||by Rav Ze'ev Smason
|Sacrifices, Terrorists and Freedom fighters
|Sermon Parshas Vayerah 11/4/01 'Sacrifices, Terrorists and Freedom
In an international chess competition many years ago, a man named Frank Marshall made what is often called the most brilliant move ever seen on a chessboard. Playing against an equally skilled Russian master, Marshall
sacrificed his Queen -- an unthinkable move, to be made only in the most desperate of circumstances. But it turned out to be a brilliant move -- so brilliant, that Marshall won the game.
When spectators recovered from the shock of Marshall's unusual tactic,they showered the chessboard with money. Marshall had achieved victory in a rare and daring fashion -- he had won by sacrificing the Queen.
In chess, sometimes you have to sacrifice something that is very important to achieve a goal that is even more important; namely, winning the game.
Sacrifice, and a willingness to undergo hardships for the right cause has long been a hallmark of Jewish greatness, as well. Nowhere is the importance of sacrifice more evident than in this week's Torah portion, Yayayrah. Avraham is commanded by the Almighty to bring up his son Yitzchak as a sacrifice on an altar. Avraham is told to 'bring your son, your only one, the one you love" and bind him on an altar at Mount Moriah.
Avraham's trust in God instilled the attribute of faith in his children, and his children's children until today. The Talmud refers to the Jewish people as 'Ma'aminim, bnai ma'aminim' -- believers, the sons of believers. While a Jew might claim to be an atheist, we don't have to scratch too deeply to find the 'pintele Yid' -- the spark of a Jewish soul -- burning in the heart of a Jew under even the most trying of conditions.
The Russian Czar Nicholas I, in his efforts to destroy Jewish life, demanded that each Jewish community provide soldiers for his forces. These young men, called 'Cantonists,' were typically drafted at the age of 12 and served in the Russian army for 25 years. The Russian hope was that these young Jewish men would eventually convert to the Russian church. Although a
few Jewish soldiers did give up their Jewish identity, the vast majority remained true to their faith.
It happened during this period that a gathering of many rabbis took place in St. Petersburg during the High Holidays. There was some discussion as to which rabbi would be given the honor of leading the Rosh Hashanah
services. Just before services were to begin, a group of Cantonists walked into the shul, and announced that one of them would lead the davening.
Seeing the puzzled looks upon the faces of the rabbis, the chosen young Cantonist lifted his shirt, exposing his back. The flesh was a mass of scarred tissue, testifying to the many beatings he'd endured to maintain his
Jewish faith. With no further discussion, the Cantonist was given the honor of leading the services.
Enthusiasm, fervor, and willingness to sacrifice are admirable traits. But at what point does a willingness to sacrifice hardship for the right cause become irresponsible zealotry -- or even worse, terrorism? US Secretary of State Colin Powell was recently quoted as saying 'One mans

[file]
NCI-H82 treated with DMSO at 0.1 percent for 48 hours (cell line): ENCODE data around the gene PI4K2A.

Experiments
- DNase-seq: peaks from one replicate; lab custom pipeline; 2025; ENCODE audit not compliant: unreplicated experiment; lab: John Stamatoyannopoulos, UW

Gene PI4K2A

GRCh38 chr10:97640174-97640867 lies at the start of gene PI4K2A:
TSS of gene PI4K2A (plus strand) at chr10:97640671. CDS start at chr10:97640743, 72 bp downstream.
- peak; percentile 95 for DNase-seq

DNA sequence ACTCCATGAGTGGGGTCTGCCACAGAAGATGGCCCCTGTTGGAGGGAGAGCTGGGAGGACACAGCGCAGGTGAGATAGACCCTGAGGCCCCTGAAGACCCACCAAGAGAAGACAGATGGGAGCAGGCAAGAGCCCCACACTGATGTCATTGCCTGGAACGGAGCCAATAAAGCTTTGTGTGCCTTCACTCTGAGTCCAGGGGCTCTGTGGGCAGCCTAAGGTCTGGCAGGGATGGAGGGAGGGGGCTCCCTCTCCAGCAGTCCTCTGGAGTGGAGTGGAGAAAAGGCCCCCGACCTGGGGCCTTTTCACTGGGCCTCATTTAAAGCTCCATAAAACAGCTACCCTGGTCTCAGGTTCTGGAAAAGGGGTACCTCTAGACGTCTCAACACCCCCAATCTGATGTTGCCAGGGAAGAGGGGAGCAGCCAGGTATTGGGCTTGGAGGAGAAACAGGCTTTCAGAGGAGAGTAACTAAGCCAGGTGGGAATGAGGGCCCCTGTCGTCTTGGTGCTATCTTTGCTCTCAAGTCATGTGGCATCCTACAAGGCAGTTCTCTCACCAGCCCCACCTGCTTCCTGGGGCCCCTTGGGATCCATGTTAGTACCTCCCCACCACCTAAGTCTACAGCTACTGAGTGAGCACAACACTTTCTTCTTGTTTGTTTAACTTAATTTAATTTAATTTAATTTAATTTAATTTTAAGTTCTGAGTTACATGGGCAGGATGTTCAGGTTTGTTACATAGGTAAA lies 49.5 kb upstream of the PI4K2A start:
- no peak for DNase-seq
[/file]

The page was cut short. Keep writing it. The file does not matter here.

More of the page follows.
terrorist, is another man's freedom fighter.' How do we know where to draw the line?
Mohammed Atta, one of the key organizers of the September 11 terrorist attacks, left behind a 5 page handwritten document in Arabic. It included
instructions for a last night of practical reminders, Islamic prayers, and spiritual encouragement. I'd like to quote for you some of what Atta wrote.
Everybody hates death, fears death. But only those, the believers who know life after death and the reward after death, would be the ones seeking death.....You should pray...you should ask G-d for guidance, you should
continue to ask G-d for help...continue to pray throughout this night. Continue to recite the Koran.....you will be entering paradise. You will be entering the happiest life, everlasting life.
Is certainty of Heavenly reward a guarantee of Heavenly reward? Does one become a 'freedom fighter' simply because one believes one is a freedom fighter? Let me provide you and Secretary of State Powell, with a working
definition of 'terrorism'
"Terrorism is to deliberately harm innocent men, women and children, for the purpose of terrorizing them to accept your demands."
No freedom fighter will take hostages or harm innocent people in order to achieve his freedom, no matter how desperate the situation. One cannot do evil to achieve good. By their own definition, Hamas, Islamic Jihad,
Hizbullah, PFLP and Arafat's Tanzim are terrorists. They proclaim from the mosques and rooftops their wish to kill every Jewish man, woman and child -- with drive-by shootings, lynchings, and suicide bombings.
Israel is hunting down these Arab terrorists, who are actively engaged in planning and executing additional terror against Jewish civilians. We should utterly reject the chutzpah of those -- even within the United States
government -- who try to make the victims of terrorism into the terrorists themselves.
When it comes to terrorism, we have to have a clear definition, take a firm stand, and work to educate others.
When it comes to religious sacrifice, we have to have an objective source of truth and guidelines. HaShem never intended that Yitzchak should actually be sacrificed. Avraham was told only to 'bring him up as a sacrifice' --
not, to 'offer him as a sacrifice.' Without guidance from the Torah, religious fervor can easily lead one to become a mass murderer.
May we continue to be nurtured from the spirit of sacrifice of Avraham Avinu, as we saw this week in the parsha of the Akeida. And may Hashem enlighten our eyes, and the eyes of all peoples of the world, to distinguish
between the type of sacrifice that G-d wants, and the type of sacrifice that he abhors.
--- excerpts from essays written by Rabbi Noah Weinberg, and Rabbi Yehuda